Somehow, that crucial bit of information didn't filter out to thousands of small-scale landlords like Mattie Mack.
SRPP administrators started accepting applications from small-scale landlords in January 2007. In a press release sent out by the Louisiana Recovery Authority (LRA), Walter Leger, chair of LRA's Housing Task Force, described the program as 'designed to help the mom and pop landlords preserve their investments and offer safe, comfortable and affordable homes to families trying to come home."
It's hard to imagine landlords more mom and pop than Mattie and Johnny Mack. Unfortunately, SRPP isn't helping them. In fact, since January, SRPP hasn't helped any landlords. As of last week, SRPP had not issued a single check for one of the forgivable loans, despite its $869 million budget and Louisiana's loss of 82,000 rental units as a result of Hurricanes Katrina and Rita.
The program's 'conditional award" notice sent to the Macks told them they were eligible to get up to a maximum of $138,000. The Macks have a written estimate that says it will cost a total of $228,000 to rebuild their rental house on North Miro Street. Now that the Macks are paying rent, they say there is no money left after they've paid their monthly bills.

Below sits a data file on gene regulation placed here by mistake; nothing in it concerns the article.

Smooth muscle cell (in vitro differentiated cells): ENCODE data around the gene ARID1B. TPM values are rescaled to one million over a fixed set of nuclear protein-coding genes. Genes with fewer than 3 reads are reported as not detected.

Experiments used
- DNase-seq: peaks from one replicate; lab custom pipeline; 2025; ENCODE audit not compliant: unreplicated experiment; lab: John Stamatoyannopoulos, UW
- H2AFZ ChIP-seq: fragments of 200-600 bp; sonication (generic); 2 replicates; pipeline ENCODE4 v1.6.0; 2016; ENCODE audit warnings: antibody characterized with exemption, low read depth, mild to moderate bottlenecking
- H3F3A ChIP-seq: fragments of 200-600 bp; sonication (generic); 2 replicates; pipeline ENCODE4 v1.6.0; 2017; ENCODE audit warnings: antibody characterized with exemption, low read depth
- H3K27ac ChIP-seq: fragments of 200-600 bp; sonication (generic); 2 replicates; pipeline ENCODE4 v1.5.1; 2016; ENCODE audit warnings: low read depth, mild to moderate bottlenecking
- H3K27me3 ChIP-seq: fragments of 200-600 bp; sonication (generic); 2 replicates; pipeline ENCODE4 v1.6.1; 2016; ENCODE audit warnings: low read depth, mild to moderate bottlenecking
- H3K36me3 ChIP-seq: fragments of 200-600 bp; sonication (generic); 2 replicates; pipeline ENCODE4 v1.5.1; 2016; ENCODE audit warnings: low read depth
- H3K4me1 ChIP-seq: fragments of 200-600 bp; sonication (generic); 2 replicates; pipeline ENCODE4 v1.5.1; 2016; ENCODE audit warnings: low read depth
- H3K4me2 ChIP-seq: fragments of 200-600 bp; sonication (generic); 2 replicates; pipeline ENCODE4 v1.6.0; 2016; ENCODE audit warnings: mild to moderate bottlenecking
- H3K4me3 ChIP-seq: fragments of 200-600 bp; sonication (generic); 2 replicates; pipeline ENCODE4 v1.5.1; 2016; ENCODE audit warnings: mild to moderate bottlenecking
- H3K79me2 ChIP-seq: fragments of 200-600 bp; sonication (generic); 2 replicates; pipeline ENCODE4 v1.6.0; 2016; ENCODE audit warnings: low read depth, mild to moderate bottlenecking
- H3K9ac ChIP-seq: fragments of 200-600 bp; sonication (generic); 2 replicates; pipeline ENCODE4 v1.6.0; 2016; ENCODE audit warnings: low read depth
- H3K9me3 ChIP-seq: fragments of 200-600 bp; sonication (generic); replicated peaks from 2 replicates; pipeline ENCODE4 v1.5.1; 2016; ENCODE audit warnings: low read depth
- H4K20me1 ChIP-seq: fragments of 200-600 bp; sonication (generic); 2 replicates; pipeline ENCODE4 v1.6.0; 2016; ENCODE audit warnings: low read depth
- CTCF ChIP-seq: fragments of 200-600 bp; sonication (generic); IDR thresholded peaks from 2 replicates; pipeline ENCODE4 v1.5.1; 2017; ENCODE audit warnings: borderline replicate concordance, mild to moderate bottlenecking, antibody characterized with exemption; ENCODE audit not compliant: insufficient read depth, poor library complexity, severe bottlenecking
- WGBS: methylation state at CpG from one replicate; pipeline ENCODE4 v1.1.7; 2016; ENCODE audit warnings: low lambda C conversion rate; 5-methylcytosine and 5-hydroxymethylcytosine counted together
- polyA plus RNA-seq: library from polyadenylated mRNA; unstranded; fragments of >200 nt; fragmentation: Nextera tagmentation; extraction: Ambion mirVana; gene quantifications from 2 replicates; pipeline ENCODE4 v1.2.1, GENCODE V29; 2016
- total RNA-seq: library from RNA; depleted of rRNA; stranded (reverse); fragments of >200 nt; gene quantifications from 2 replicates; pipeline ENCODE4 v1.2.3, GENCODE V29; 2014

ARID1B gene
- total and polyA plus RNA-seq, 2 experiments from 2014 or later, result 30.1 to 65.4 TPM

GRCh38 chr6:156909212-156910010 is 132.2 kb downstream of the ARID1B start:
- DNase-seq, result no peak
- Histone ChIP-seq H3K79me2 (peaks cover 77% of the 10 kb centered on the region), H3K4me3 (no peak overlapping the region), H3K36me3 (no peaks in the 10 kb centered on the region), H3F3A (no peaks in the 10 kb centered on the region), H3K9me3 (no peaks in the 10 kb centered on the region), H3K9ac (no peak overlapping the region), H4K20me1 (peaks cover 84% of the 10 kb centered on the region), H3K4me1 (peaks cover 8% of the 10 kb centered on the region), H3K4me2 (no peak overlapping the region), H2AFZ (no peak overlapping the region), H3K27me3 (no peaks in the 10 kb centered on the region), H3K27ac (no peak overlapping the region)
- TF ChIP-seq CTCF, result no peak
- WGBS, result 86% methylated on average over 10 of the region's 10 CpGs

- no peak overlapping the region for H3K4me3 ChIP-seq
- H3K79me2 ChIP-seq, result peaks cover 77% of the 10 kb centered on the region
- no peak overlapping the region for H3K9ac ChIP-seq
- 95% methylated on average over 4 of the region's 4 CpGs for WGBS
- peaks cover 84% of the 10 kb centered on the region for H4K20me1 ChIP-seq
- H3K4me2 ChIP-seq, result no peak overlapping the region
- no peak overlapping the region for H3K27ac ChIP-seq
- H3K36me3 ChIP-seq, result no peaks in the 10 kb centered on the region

They are stuck. And they are not alone.
Mattie Mack grows angry as she stands on the porch of her apartment and looks out at her Lower Ninth Ward neighborhood, where only a handful of homes are occupied more than two years after Katrina. She says she knows she won't be able to get a construction loan with her limited income, and she feels this disappointment doesn't only affect her.
'I was waiting on money to build my house," she says. 'I was figuring I could help someone because all my people are ready to come back."
Since SRPP began, it has announced more than $502 million in conditional awards, which was supposed to produce 11,507 apartment units " including 9,975 affordable units for low-income tenants " in a total of 5,939 properties. To date, not one landlord has received any of these dedicated funds.
By contrast, ICF International, the company that stands to make a total of $756 million for running this and other Road Home programs, so far has taken in $16.7 million from the SRPP.
The SRPP started out slowly, even more slowly than the moribund Road Home program for homeowners. The homeowners program began accepting applications in August 2006, nearly a year after Hurricane Katrina. The SRPP started taking landlord applications on Jan. 29, 2007.
Both programs are funded by the U.S. Department of Housing and Urban Development via Community Development Block Grants. The SRPP's $869 million budget, while seemingly large, pales in comparison to the homeowner program's budget of $7.5 billion. The rental property program, however, was never intended to bring back all of the 82,000 rental units that sustained major or severe damage from the 2005 storms. According to the SRPP handbook, the program's main objectives include: